Well, I tried the Hammond with one of my amps - a KC100 60w - and it sounds just like... the Hammond. I don't know WHAT I was expecting.

          Next, I'll have to learn about pedals that I can use to alter the sound from it. I have a Neo Vent II that can run on one channel, but I think it takes both to get a decent Leslie simulation. My Boss expression pedal (that I use with the Juno when it pretends to be an organ) has a through-mode with 1/4" input and output. I'll probably try that and see if it has any effect. Other than trying those, I'm a babe in the woods on this topic. The amps have an unamplified monitor circuit that can be used for headphones, so I should be able to hear any added effects that way.


          -- I'm Lamar -- Allen TC-4 Classic project, 1899 Kimball project
          -- 5 melodicas, Rodgers W5000, RD300NX, Juno DS-61/88, FA-06 - Conn 643 - Hammond M3 - Hauptwerk
          -- Public domain hymn search: https://songselect.ccli.com/search/r...t=publicdomain

          Comment


          • #37
            Found out why Suzuki includes a trumpet mouthpiece with their melodicas. How one holds one's mouth, teeth, and lips matters. Purse them up and buzz, and you can play a melodica like a trumpet. Vocalize sounds like "thco" or a roller R, the Melodica Men show, and you can get effects. Admin turned me on to those tutorials, and I found this informative article at Wikipedia.

            Embouchure - https://en.wikipedia.org/wiki/Embouchure - is the use of the lips, facial muscles, tongue, and teeth in playing a wind instrument.

            One can put one's tongue tapping the mouthpiece and get a staccato effect, or you can puff, puff, puff wind bursts to simulate staccato notes. So far I find the puffs easier to do than an up and down swiping motion or back and forth covering and uncovering motion of my tongue.

            By the way, I have put a couple of hours in on the Allen today - I'm not going NUTS with this melodica thing.

            But, to bring it back to the nutty side, I do plan to work on the two handed vertical method of playing, as I have a natural endowment up front that tilts the keyboard upward so I can see it. In time I will adapt to the size/spacing of the keys and be able to play it without looking. A 44 is a bit long, big, and heavy (three pounds) to hold up like a trumpet, but it sure looks cool to do it.
            -- I'm Lamar -- Allen TC-4 Classic project, 1899 Kimball project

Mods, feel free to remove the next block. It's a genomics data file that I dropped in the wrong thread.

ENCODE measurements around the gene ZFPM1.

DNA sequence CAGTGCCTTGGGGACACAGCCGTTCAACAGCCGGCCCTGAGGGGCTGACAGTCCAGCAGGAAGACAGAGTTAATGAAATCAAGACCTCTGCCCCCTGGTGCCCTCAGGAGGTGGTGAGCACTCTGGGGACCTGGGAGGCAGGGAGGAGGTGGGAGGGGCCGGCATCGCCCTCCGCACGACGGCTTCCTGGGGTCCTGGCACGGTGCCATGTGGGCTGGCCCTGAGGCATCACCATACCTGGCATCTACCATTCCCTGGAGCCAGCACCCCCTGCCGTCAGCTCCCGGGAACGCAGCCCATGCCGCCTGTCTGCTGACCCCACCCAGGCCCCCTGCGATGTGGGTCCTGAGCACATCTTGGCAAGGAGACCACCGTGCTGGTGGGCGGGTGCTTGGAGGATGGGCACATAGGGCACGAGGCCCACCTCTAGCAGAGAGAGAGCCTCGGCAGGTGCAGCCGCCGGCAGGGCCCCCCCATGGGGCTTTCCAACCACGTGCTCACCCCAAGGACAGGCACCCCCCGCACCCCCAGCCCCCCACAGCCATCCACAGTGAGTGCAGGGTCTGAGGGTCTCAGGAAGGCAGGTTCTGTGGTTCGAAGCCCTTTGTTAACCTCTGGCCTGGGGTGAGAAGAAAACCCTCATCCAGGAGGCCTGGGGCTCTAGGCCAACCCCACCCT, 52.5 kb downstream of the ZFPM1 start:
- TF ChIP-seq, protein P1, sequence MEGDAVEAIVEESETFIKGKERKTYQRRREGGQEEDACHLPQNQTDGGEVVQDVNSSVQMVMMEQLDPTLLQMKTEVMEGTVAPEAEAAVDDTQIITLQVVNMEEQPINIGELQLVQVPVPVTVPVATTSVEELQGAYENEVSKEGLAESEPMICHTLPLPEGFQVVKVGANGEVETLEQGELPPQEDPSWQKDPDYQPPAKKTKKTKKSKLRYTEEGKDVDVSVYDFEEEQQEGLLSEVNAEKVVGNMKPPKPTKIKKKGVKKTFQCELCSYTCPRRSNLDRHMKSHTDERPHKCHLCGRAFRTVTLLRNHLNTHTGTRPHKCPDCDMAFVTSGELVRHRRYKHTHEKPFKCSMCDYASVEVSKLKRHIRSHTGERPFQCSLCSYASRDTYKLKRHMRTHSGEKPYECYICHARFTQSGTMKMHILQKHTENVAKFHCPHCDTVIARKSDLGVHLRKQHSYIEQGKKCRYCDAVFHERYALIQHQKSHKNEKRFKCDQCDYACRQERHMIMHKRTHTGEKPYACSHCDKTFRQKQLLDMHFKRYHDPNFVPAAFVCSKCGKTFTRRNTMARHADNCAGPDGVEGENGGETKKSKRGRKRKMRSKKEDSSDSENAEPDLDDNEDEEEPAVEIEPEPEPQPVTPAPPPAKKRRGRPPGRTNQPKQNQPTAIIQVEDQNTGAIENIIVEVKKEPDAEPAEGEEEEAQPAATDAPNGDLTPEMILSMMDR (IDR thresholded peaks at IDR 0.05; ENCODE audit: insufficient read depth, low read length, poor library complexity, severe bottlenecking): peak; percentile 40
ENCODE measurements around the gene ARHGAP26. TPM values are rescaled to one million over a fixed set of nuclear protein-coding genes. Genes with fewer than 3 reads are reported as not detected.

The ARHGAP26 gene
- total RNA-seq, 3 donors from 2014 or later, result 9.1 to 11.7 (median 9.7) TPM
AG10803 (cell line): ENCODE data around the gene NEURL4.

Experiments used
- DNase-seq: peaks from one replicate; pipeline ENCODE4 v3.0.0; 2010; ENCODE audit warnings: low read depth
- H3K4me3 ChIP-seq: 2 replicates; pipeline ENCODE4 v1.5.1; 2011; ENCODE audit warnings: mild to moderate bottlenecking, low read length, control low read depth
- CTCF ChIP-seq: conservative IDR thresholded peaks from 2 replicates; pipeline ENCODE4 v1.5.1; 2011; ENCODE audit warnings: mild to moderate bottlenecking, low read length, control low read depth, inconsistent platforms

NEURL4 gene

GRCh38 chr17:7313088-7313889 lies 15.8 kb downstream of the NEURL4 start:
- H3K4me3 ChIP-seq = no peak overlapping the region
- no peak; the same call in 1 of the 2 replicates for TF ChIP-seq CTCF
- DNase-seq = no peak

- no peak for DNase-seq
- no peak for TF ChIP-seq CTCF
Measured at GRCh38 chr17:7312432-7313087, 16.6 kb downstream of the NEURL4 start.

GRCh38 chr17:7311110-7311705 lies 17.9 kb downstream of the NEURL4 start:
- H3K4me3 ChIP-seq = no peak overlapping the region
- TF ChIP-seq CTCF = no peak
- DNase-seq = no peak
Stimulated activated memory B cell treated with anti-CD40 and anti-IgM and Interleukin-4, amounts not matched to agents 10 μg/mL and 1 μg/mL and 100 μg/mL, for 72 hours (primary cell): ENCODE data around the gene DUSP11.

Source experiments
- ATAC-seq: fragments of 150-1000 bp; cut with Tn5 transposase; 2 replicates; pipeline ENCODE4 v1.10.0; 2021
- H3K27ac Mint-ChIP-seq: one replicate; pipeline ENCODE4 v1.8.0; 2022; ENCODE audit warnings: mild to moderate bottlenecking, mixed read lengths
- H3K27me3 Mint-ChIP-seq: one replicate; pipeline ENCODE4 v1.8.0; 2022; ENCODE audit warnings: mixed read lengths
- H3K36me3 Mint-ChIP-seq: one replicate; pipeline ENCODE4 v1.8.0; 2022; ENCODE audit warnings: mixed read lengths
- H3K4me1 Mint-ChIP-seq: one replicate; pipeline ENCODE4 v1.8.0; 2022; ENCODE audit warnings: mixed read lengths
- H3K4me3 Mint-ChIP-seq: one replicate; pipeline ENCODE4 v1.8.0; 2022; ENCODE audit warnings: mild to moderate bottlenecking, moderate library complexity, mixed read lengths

-- 5 melodicas, Rodgers W5000, RD300NX, Juno DS-61/88, FA-06 - Conn 643 - Hammond M3 - Hauptwerk
            -- Public domain hymn search: https://songselect.ccli.com/search/r...t=publicdomain

            Comment


            • Silken Path
              Silken Path commented
              Editing a comment
              By the way, that natural endowment is my TUMMY. Hush your dirty mind!

            • jbird604
              jbird604 commented
              Editing a comment
              Now you made me have to go back and re-read the post!

          • #38
            Originally posted by Silken Path View Post
            Embouchure - https://en.wikipedia.org/wiki/Embouchure - is the use of the lips, facial muscles, tongue, and teeth in playing a wind instrument.

            One can put one's tongue tapping the mouthpiece and get a staccato effect, or you can puff, puff, puff wind bursts to simulate staccato notes. So far I find the puffs easier to do than an up and down swiping motion or back and forth covering and uncovering motion of my tongue.
            Lamar,

            As you probably know already, nearly all instruments supplied with wind via a person's breath use various embouchures where breathing, mouth, and tongue techniques vary and produce varied results. When I work with a student on a new instrument, teaching them to control the wind and articulation by touching the tip of the tongue to the roof of the mouth isn't a natural behavior–until I have them use speaking patterns they already know. You've already described rolling (trilling) a rolled R or a T to provide a flutter-tongue effect.